Common phrases are draw drapes or shades, draw a bath (pull water?), draw a conclusion (out of someone) and other uses of pull. Why does draw mean pull? It becomes confusing when something that had a visualizable meaning - pulling drapes across a window - has been extended to something that does not make sense - turning Venetian blinds from the open position to closed position. How did this happen?
Oh Gosh, apparently "pull" is the original meaning of "draw", not producing artwork! Draw comes from a word meaning "to drag", so "drawing" a picture is about dragging the pencil across the paper! I guess I thought that producing artwork as a verb was important enough to have a word of its own, but apparently dragging things is more important. I hate language.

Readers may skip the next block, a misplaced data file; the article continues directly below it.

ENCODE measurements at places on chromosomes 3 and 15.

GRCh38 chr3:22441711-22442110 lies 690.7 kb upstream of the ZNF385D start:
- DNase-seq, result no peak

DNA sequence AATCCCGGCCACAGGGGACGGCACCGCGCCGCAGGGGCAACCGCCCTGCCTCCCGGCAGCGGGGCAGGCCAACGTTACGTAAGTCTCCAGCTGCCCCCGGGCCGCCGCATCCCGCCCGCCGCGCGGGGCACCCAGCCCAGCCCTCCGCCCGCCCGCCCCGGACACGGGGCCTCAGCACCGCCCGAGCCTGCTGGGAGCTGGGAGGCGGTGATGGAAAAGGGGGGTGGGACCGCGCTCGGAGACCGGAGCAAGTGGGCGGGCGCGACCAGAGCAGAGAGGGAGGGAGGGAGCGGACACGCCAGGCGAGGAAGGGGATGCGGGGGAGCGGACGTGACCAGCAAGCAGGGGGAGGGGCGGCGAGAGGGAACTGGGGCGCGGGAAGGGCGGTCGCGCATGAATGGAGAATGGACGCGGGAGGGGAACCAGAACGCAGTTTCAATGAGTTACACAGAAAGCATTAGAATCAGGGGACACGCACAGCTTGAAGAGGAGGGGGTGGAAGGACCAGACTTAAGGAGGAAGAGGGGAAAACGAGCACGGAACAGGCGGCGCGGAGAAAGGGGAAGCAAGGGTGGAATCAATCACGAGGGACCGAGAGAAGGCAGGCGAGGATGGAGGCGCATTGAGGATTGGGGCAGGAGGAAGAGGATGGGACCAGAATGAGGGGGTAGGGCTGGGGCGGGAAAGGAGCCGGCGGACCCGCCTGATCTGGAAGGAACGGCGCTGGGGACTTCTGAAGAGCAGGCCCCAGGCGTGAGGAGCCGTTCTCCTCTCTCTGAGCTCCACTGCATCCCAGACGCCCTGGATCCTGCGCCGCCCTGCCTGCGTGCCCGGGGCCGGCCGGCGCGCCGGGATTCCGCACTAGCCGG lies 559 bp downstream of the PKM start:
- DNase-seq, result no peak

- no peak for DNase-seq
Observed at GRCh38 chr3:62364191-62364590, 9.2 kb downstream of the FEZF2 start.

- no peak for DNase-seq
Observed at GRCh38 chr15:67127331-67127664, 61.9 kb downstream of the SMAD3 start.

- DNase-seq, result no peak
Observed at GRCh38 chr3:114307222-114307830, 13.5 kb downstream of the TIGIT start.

There is a children's book called 'Amelia Bedelia,' wherein a young girl is hired as a maid and takes things literally. When she is told to dress the chicken, she puts clothes on it, when she is told to dust the furniture, she throws powder on it, draw the drapes, she draws a picture, put out the lights, she hangs them all on the clothesline, and so on. Charming! But yes, in definition, as a verb, to move things towards each other, so water to a tub, curtains towards each other. I suspect the origin is European, but can't find that to be factual. Sounds British and formal, yes? Interesting question though, and thought provoking as to where some of these expressions really come from, love it, keep those brain cells circulating, language can be fun. Would be interesting if you asked a few children what they thought, like Amelia.